Finally, in a more broader sense, we can say that the experiences around newsletters remain compartmentalized and somewhat basic. Based on an archaic technology, they have difficulty integrating into more complete experiences, while younger audiences are looking for richer interactions like the ones they get from platforms such as TikTok.
Transforming audiences into communities.
Beyond these issues, the real challenge is implementing a strong community approach around the content: "Come for the content, stay for the community" as the saying goes!
And that's not all. As Sari Azout explains: "What I find interesting is the difference between public and participative content. Content can be public and accessible to everyone, but that doesn't mean it's open to everyone's participation, you have to get involved and subscribe if you want to participate and have a relationship with the creator." In other words, some fans are willing to pay to build a form of exchange with an author: something to explore in new business models... Not to mention that a community really becomes a community when the interactions in the group take place without the involvement of the creator!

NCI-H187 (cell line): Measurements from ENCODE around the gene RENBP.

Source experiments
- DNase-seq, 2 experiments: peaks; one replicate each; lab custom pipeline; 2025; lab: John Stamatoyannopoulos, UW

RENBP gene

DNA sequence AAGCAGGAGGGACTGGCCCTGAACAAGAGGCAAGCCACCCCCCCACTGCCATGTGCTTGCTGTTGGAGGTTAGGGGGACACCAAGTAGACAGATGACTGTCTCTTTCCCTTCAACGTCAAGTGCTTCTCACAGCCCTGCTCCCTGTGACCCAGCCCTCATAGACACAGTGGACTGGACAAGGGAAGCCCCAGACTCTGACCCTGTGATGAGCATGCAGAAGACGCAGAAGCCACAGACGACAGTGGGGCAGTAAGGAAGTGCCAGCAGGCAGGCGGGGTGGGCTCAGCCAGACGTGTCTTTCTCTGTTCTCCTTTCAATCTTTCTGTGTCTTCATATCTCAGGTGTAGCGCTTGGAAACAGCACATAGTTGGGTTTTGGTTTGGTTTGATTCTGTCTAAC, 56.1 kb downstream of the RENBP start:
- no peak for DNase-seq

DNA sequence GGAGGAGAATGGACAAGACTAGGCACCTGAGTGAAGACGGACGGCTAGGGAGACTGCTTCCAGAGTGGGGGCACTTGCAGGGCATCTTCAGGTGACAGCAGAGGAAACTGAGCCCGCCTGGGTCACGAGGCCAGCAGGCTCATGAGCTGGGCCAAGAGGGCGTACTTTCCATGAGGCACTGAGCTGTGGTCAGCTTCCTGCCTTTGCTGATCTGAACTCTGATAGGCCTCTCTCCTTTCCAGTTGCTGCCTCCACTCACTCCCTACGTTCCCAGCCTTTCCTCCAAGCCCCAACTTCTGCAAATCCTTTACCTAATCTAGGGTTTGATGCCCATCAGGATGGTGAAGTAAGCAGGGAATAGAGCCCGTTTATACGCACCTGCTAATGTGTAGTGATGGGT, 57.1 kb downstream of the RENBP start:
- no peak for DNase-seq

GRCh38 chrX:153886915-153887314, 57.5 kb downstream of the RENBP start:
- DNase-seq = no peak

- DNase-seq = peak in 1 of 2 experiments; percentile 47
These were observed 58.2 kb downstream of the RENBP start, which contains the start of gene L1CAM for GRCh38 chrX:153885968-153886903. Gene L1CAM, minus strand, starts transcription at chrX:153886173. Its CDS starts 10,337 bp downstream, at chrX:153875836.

This is where the concept of a tokenized community comes in. In essence, it is a community that is built and evolves via a token that takes the place of an organizational element by integrating voting objectives related to financing, planning, etc. While this model is still in its infancy, services in this niche have multiplied in recent months. If Web3 tools like Coinvise allow for developing tokenized communities whatever the sector, there are also tools dedicated specifically to content creators such as Mirror or Paragraph, which is positioned as a direct competitor of Substack. How so? By offering a complete editor experience with Web2 features — free post publishing, custom domain names... — but going a step further by adding a Web3 brick that was previously non-existent in other publishing tools. Among these new features, let's mention the possibility of subscribing via a wallet, the integration of NFT memberships, access to off-platform advantages for token holders or even publications hosted on Arweave's permaweb, which is censorship resistant.
Crowd Connect, a new French tool.